Recent developments in motion picture technology, as well as an increased number of outlets for the everyday auteur to share their films, has created a market of modestly reasonable camera innovations for bourgeoning filmmakers. One company that is heading the line in creating dynamic video cameras, with superlative quality and minimal bulkiness is the Red Digital Cinema Camera Company. Founded in 2005 by James Jannard, The Red Digital Cinema Camera Company has been manufacturing digital cameras and cinematography equipment at a price point that lucrative to professional filmmakers and affordable for independent filmmakers.
The RedOne is the centerpiece to the company, remarkable for its resolution ability and storage capability. Early reviews were ecstatic, claiming that it Red digital technology was final the camera to match the warmth and complexity of traditional film. The camera also featured resolution capabilities far beyond what had previously been seen in high definition cameras. The Red Camera is compact enough, yet with the powerful storage and filming capability, that it is accessible to nearly any type of filmmaker.
Academy Award winning director Steven Soderbergh used RedOne prototypes to film his film Che, which he presented at the 2008 Cannes Film Festival. Filmed in the Spanish wilderness, the camera was able to put withstand stresses of a typical movie shoot, while remaining lightweight enough for the director (about 10 lbs) to carry in hand for up-close, steady cam, or other fluid, ultra-realist, filming techniques. As more directors begin to utilize the camera, and more films completed with such increased resolution, the way s films are viewed change as well.
Additionally, as the cost of a basic, no-frills, Red One Camera runs about $17,500, it can be used or shared by many independent film makers or schools, giving young artists of today an operational and lightweight method of making films whose techs can compete with that of professional studio films. Another current development in camera technology that has made high quality filmmaking accessible to wider audiences is the Brevis 35 mm lens adapter, developed by Cineavate and retailing for around $800.
The unit contains rechargeable batteries, which is replaceable. It also will run on two AA batteries or connected to a powerpod. A special feature of the adapter is the ability to interchange variable bokeh imaging lenses, one of the only adapters that allows users to change glass lenses per their needs. The adapter works with most cameras, but because attaching a 35 mm adapter will add weight to the front of the machine, users should also attach rails that will help support the extra heft.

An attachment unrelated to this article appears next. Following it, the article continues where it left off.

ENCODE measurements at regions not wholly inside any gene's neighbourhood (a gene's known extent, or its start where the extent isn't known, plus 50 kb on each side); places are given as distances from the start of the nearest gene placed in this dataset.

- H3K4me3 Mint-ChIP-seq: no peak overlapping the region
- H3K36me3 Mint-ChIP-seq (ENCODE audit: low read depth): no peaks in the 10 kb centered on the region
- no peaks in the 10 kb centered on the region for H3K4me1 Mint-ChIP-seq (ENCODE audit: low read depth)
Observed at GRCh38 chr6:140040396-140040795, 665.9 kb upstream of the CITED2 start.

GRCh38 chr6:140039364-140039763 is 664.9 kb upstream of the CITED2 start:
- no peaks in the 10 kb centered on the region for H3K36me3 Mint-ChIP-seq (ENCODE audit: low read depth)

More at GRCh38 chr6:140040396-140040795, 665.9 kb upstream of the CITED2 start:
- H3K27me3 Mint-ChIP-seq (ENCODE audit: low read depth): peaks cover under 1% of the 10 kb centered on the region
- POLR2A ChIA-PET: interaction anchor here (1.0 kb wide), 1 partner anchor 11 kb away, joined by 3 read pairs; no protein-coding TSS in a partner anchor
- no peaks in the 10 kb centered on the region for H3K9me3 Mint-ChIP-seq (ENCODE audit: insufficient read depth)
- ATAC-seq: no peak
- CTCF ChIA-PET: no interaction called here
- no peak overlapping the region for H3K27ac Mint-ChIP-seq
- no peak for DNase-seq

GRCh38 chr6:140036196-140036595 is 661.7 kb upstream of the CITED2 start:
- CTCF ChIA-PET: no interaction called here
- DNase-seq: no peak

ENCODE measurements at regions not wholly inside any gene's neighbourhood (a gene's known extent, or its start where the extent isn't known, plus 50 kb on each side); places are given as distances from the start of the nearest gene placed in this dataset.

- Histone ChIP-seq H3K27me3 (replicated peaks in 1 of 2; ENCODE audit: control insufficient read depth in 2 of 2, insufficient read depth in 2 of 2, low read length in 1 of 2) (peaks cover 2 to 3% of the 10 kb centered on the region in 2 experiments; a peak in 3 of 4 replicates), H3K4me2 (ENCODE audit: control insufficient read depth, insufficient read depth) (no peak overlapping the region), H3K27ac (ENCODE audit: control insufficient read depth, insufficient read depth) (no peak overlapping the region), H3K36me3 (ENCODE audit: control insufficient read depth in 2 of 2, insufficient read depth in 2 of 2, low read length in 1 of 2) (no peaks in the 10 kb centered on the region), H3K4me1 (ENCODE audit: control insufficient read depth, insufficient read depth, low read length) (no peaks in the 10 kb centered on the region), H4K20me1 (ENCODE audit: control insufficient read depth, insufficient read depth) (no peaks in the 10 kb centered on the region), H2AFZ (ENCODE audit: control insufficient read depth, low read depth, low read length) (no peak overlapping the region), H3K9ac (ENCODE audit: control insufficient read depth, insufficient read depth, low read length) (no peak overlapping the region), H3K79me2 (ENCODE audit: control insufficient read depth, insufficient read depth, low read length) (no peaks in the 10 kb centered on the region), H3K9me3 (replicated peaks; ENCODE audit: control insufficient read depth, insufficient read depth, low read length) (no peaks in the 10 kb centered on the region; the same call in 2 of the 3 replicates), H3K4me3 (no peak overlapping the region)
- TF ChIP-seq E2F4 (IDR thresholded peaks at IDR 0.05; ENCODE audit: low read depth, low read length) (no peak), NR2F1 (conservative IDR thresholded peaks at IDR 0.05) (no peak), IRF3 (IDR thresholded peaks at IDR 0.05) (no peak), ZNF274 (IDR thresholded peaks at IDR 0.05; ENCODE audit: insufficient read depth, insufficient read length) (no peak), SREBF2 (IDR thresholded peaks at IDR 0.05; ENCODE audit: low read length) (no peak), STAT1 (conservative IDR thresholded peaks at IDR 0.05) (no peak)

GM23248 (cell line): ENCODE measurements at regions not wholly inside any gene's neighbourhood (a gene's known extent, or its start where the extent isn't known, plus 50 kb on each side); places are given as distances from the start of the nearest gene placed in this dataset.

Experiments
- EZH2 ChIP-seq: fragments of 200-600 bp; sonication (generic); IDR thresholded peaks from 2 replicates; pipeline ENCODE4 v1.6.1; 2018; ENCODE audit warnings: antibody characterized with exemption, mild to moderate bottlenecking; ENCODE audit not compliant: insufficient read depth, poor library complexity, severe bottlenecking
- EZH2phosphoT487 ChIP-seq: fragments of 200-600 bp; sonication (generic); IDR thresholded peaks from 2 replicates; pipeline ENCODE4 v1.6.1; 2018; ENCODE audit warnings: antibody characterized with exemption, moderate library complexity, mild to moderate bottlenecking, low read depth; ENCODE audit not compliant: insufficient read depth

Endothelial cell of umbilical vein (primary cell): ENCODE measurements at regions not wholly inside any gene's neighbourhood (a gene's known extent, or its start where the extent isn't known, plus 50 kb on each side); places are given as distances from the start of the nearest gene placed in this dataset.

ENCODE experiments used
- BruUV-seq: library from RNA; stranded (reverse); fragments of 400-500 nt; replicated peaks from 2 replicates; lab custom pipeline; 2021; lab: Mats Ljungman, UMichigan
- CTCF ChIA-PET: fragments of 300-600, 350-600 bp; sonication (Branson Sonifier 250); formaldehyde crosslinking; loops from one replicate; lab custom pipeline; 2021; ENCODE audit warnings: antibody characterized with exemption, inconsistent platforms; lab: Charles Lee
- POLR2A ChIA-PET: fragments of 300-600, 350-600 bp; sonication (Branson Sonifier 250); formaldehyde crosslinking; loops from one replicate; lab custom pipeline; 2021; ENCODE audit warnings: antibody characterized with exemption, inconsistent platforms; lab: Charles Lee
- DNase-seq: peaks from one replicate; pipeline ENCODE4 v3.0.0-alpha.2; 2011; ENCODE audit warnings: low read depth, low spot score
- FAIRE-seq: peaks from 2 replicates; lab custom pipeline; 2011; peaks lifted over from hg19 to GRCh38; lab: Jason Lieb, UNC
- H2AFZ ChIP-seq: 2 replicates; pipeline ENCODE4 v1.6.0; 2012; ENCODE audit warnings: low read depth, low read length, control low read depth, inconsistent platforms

Consequently, nearly any camera can become 35 mm ready within a matter of moments. Reviews for the Brevis adapter have been mostly positives. Its light weight, rechargeable battery and interchangeable lenses make it ideal for one who wishes to have intricate, outdoor or location shots with optimal manipulation of light and focus filters. However, some critics are derisive of the appear ace of slight grain when using the Brevis adapter at high shutter speed.
Never the less, the adapter is reasonably priced enough that many amateur and professional directors can afford it. The changeable bokeh lenses give directors the ability to alternate between six types of lenses, for optimal use of lighting configuration and attached camera size. It attaches easily to most cameras, simply screwing onto to whichever camera it assists. But with the adapter, nearly any camera can be turned into a high quality piece of equipment used for cinema quality film making without incredible bulk of financial overhead.
Thus, like the equipment by the Red Digital Cinema Camera Company, Cineavate is fine tuning film technology so that process of filming is easier, without compromising the quality that would be found in immense, 35 mm film cameras. Works Cited: Behar, Michael. “Analog Meets Its Match in Red Digital Cinema’s Ultrahigh-Res Camera. ” Wired Magazine Online. 18 August 2008. <http://www. wired. com/entertainment/hollywood/magazine/16-09/ff_redcamera? currentPage=all> “Brevis 35 mm. Adapter Demo. ” Cinevate Official Website.
<http://www. cinevate. com/website/brevisdemo/> “Redrock M2 VS. Cinevate Brevis. ” Gear-Brain: All Things Tech Blog. 28 November 2008. <http://gearbrain. blogspot. com/2006/11/redrock-m2-vs-cinevate-brevis. html> Joy, Paul. “Cinevate Proteus rails. ” Adventures in Vidography Blog. 30 December 2008. <http://www. pauljoy. com/? page_id=957> Mathers, James. SudioDaily. com . <http://www. studiodaily. com/main/technology/pvr/8722. html> “Red One/Cameras. ” Red Digital Cinema Official Website. <http://www. red. com/cameras/>Sample Essay of BuyEssay.org